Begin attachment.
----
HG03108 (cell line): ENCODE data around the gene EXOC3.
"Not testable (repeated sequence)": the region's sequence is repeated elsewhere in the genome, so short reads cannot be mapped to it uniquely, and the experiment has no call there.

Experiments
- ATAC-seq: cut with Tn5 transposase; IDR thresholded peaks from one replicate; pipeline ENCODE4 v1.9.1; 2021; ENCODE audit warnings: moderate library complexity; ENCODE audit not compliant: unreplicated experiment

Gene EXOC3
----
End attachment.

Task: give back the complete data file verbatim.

HG03108 (cell line): ENCODE data around the gene EXOC3.
"Not testable (repeated sequence)": the region's sequence is repeated elsewhere in the genome, so short reads cannot be mapped to it uniquely, and the experiment has no call there.

Experiments
- ATAC-seq: cut with Tn5 transposase; IDR thresholded peaks from one replicate; pipeline ENCODE4 v1.9.1; 2021; ENCODE audit warnings: moderate library complexity; ENCODE audit not compliant: unreplicated experiment

Gene EXOC3